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Relics of non-violence


The Gandhi Memorial Museum is one of its kind in many ways.


Want to see the last piece of cloth used by Mahatma Gandhi? Visit the Gandhi Memorial Museum here. The Gandhi Memorial Museum, run by the Gandhi Smarak Nidhi, is one among the seven places in the country which has an institution of this kind.

Inaugurated by Jawaharlal Nehru in 1959, the museum has 14 articles, blood-stained cloth, a pair of spectacles, a towel, a loincloth, a dhoti, a wooden and a leather chappal, spoon made of wood, thread spun by him, shawl, kerchief (napkin), pillow, blanket, a letter written to a Devakottai friend.

One of the main reasons why a museum on Gandhi was built in Madurai was because he had visited Tamil Nadu 14 times, of which he had been to the city five times. Also, it was here, in 1921, that Gandhi resolved to have the loincloth for a dress, which made him popular throughout the world as the "half-naked fakir".

He visited the famous Meenakshi Sundareswarar temple in 1946. The words he had penned down in the visitor's book in the temple have also been preserved in the museum.

"The museum consists of three blocks — the first one is the picture gallery presenting a visual biography of Gandhi; then the `Hall of Relics', where the belongings of Gandhi are displayed and the third one is a gallery of Khadi and Village Industries which Gandhi revived.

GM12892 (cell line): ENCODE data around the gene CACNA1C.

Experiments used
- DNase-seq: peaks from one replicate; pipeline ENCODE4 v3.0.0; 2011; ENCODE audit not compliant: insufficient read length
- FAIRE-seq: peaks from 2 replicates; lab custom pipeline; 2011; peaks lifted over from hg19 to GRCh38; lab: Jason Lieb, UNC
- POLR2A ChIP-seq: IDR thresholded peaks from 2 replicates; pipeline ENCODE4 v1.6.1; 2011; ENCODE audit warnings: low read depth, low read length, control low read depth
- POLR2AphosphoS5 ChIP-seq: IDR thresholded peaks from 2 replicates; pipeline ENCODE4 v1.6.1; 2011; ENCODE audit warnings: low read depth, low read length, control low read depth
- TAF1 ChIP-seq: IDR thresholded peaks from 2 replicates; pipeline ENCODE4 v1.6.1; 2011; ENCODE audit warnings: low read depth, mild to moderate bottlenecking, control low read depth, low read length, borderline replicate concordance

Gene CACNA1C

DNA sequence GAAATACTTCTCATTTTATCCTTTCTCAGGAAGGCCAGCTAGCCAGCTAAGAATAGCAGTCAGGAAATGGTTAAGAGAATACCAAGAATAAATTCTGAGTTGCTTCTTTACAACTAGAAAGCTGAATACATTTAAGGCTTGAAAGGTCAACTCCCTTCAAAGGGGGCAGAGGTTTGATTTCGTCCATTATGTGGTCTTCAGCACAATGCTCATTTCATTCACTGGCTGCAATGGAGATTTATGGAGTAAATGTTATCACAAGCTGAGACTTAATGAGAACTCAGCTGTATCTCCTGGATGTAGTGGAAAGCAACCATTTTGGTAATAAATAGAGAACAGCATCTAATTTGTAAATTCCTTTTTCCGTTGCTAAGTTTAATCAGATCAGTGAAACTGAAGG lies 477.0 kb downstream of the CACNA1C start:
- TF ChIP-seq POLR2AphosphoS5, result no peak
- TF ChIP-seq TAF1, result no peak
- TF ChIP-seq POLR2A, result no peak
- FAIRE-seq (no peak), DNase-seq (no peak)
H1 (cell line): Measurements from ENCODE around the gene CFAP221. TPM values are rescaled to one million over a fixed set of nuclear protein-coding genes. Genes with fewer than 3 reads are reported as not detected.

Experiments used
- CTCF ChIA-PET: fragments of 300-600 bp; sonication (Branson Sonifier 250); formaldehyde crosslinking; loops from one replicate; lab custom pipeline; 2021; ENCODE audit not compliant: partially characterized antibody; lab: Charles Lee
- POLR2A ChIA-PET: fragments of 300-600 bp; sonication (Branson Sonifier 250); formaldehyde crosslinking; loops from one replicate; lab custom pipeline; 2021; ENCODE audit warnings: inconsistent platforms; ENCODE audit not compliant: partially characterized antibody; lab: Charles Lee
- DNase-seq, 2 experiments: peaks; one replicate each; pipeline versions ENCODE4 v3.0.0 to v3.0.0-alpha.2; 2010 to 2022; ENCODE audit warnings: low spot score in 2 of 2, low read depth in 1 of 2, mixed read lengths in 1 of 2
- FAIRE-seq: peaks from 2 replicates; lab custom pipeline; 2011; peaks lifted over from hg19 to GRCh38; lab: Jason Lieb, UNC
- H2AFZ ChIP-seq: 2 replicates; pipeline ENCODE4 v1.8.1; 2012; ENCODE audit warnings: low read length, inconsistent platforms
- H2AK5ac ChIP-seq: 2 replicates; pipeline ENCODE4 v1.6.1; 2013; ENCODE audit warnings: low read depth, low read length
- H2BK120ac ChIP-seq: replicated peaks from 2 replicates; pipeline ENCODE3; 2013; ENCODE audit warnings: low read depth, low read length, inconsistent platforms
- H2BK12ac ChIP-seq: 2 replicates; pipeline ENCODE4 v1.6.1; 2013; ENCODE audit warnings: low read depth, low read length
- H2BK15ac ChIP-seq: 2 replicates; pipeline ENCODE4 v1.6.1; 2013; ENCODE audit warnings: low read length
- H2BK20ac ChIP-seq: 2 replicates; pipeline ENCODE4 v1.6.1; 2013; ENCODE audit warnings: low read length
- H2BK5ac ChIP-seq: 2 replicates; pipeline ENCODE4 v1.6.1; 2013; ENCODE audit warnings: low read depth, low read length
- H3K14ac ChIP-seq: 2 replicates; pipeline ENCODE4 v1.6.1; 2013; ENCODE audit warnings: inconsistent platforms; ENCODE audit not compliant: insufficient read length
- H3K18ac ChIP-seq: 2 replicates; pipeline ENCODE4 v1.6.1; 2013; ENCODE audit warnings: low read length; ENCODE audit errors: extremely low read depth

Another unique feature of the building, housing the museum, is the mix of three architectures: centre, the Naick style constructed by Rani Mangammal; right, the British style and left, the modern Indian style.

In front of the main building is the Gandhi Kutir, a replica of the hut at the Wardha ashram," says K. Nanda Rao, in-charge, exhibitions.

"Apart from these, there is a library in the northern wing of the building, which contains books on cultural background, freedom movement and on Gandhi. There are about 20,000 volumes and Photostat copies of 27,000 letters of Gandhi and 62 reels of microfilms," he says, adding, "There is also a letter written personally by Gandhi to Narayana Sathsangi of Devakottai. A congratulatory message sent by Gandhi to freedom fighter and poet Subramania Bharati is also preserved in this museum. Yet another interesting letter is the one, written by the Mahatma to Adolf Hitler addressing him as Dear Friend."

A research wing also functions in this museum, which brings out many books.

The museum conducts educational programmes for students on Indian freedom movement and a brief study on Gandhi's life. An annual competition on freedom movement and Gandhi is also conducted and the winners are honoured on Gandhi Jayanti day.

Yoga, Hindi and Sanskrit are also taught here. In addition, the museum also has a mobile exhibition unit with visuals of Gandhi, which takes part in major exhibitions and visits educational institutions on request.

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